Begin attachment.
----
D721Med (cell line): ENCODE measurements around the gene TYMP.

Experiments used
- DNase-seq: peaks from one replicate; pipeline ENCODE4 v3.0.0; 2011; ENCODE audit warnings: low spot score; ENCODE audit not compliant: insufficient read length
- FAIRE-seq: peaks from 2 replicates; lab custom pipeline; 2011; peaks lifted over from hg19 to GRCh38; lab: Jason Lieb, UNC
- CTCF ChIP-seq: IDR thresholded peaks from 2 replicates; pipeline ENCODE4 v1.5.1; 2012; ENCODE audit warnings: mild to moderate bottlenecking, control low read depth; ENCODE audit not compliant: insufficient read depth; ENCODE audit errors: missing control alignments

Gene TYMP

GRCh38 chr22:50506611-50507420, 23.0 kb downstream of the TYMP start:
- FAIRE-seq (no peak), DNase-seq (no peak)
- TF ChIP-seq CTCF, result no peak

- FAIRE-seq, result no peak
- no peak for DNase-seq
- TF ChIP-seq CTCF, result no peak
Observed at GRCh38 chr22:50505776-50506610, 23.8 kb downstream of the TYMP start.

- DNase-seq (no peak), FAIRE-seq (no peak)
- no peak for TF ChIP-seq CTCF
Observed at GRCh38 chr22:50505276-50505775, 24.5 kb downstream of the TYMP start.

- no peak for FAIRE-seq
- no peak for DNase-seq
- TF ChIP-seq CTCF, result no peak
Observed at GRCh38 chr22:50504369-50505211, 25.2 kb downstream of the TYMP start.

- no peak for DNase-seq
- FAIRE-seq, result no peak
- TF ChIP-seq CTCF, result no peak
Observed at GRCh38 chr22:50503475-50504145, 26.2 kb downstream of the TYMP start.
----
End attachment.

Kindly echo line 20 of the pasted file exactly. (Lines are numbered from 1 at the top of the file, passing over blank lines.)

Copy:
Observed at GRCh38 chr22:50504369-50505211, 25.2 kb downstream of the TYMP start.